Concerned that commercial trucking may be causing too much traffic congestion, the Orange County Transportation Commission on Monday authorized a study of commute-hour truck trips.
Although the commission is not yet considering restrictions on truck travel, proposals including bans on commute-hour truck deliveries have surfaced at the Southern California Assn. of Governments, a regional planning organization, and at state and regional environmental agencies.
$9,600 Study Authorized
In a report to the county commission Monday, the OCTC staff said the $9,600 study would be conducted by Pasadena-based Transportation Management Systems during the next few months. The study was approved unanimously without discussion as part of the commission's "consent" agenda.
"Truck traffic has become a major concern on the state highway system and local streets as roadway congestion has increased," the OCTC staff report said.
"Truck activities have a major impact on road capacity, pavement condition and vehicle safety. During the 1984 Olympic Games in Los Angeles, a successful effort was made to reschedule and reroute truck deliveries to reduce congestion on Southern California roads and freeways. This success increased interest in long-term strategies to better manage truck traffic as a form of traffic relief."
Recent state legislation authorizes the South Coast Air Quality Management District to bar or restrict truck traffic during rush hours on freeways.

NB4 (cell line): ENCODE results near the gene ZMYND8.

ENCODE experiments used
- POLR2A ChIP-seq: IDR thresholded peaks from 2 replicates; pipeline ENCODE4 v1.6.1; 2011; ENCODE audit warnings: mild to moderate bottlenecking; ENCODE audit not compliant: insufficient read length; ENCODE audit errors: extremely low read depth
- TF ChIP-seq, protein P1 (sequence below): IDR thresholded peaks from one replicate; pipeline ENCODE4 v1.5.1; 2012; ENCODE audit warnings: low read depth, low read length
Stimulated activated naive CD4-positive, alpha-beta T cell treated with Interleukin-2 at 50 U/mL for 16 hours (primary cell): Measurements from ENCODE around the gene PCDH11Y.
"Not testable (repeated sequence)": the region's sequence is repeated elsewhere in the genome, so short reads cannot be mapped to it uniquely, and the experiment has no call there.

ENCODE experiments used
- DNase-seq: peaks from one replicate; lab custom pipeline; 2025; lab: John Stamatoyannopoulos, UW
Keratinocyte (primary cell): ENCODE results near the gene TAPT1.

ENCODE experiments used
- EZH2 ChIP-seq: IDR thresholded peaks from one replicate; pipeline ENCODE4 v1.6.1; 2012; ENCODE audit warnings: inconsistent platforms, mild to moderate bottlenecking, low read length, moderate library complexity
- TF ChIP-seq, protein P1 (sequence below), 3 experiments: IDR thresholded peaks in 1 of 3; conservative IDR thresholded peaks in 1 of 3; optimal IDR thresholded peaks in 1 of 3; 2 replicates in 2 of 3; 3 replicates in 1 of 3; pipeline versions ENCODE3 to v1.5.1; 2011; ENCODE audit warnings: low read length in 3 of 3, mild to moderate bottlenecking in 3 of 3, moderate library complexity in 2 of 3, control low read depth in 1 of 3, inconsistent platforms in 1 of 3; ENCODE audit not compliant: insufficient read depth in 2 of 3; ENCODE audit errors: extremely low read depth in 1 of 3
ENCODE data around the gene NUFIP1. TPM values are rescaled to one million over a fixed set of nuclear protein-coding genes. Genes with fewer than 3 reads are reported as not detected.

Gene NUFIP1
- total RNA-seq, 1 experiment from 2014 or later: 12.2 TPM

The district is holding workshops on varied proposals, including mandatory car-pooling at firms with more than 100 employees.
Transportation Management Systems is expected to produce a "laundry list" of specific actions that could be taken to "reduce the effect of truck movement on peak period congestion," according to the OCTC report. The firm's final report is due by Jan. 15.
In other action Monday, commissioners heard Assembly Transportation Commission Chairman Richard Katz (D-Sepulveda) say he may "shelve" his own $3-billion state transportation bond measure because of mounting evidence that Caltrans cannot deliver any more projects any more quickly than it is doing now.
Strongly criticizing Caltrans' management, Katz said the agency's delays in processing and completing state highway projects will be one of the major issues confronting the Legislature next year.
Katz also said transportation of hazardous materials through urban areas--as disclosed by The Times in recent articles--would also be a "hot" legislative topic.
However, Katz did not discuss specific proposals for dealing with either Caltrans' project delays or transportation of hazardous materials.